Anyway, I need to study now, but since I don't have class anymore I should have time to update more often! Part 2 will be up very shortly.

Wednesday, July 22, 2009

The Halfway Point: A Photo Essay

The fact that we're halfway done is nuts. But. More importantly, this past weekend we went on a three-day trip to see the border between North Korea and China. This will mostly be a photo-essay since I took so many pictures, so I hope you enjoy!

We started off with an overnight train ride to 丹东, with hard sleeper seats this time instead of soft sleepers - meaning no little cabins of four people, just a big open car divided into sections of 6 beds each. After playing cards for a bit with Jeff, his roommate, and 郭亭廷, we chatted for a long time before heading to bed around midnight. In the morning, we were in 丹东.

Hard sleeper cabin

From there, we headed to the local supermarket to buy lunch before making the two hour ride to a half-bridge to North Korea. We made a pit stop on the way and got our first look at 朝鲜.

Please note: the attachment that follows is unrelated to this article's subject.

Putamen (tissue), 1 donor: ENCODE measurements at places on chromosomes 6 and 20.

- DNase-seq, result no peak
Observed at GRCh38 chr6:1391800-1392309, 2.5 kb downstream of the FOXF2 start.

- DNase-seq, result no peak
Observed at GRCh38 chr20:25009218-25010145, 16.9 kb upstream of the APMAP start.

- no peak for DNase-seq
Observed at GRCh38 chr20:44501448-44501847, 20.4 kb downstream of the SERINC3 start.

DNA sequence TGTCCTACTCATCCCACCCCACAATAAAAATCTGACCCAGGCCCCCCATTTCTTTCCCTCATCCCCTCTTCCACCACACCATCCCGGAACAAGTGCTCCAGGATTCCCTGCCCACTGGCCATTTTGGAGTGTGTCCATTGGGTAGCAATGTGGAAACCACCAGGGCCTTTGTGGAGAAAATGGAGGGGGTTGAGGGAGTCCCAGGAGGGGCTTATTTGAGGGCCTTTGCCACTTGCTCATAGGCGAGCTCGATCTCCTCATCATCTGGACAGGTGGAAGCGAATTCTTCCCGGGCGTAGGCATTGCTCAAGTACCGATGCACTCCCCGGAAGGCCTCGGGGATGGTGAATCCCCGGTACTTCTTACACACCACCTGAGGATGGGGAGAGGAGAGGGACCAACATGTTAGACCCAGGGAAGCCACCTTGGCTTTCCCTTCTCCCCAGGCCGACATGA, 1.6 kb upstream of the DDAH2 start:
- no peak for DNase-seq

At the supermarket...
Pitstop at 河口
A first view of 朝鲜

The half-bridge was also a memorial to Chinese involvement in the Korean War. While we were there, actually, a group of veterans from the Korean War and others came to visit as well. They were surprised by our group of Americans, but not hostile.

There were busts of soldiers lining one walk
Half-bridge to North Korea
Obligatory picture with me in it, and also 刘国勇 and 黄慧英

From there, we headed to our hotel for the night, 满家寨满清园景观区, featuring traditional 满族 decorations and clothes. There, we watched an ethnic performance and then had a bonfire to roast lamb.

Our hotel's interior
The exterior
大鸦, or opium

On this picture...迟小波 asked 巴西's roommate, Tengfei, whether it was a "fun activity". This was out of a lack of a vocabulary - "fun activity" was used to mean drug, because after all, what Chinese textbook would include a chapter on drugs? - but Tengfei was a bit ruffled. "No, no, no," he said emphatically (he uses more English than many of the other roommates, but the rest of this conversation was in Chinese). "Like marijuana," he said, "very bad." "So...a fun activity, right?" 小波 responded. "No no no no no," Tengfei answered. "From England, right?" I asked, and added something about war. Tengfei seemed relieved and 小波 understood why Tengfei had been getting upset. The conversation was neither very tense nor very long, but between a person less relaxed than Tengfei or less genuinely kind than 小波 I can see how this might have been a difficult interaction. My belief in the importance of history/cultural understanding was reaffirmed.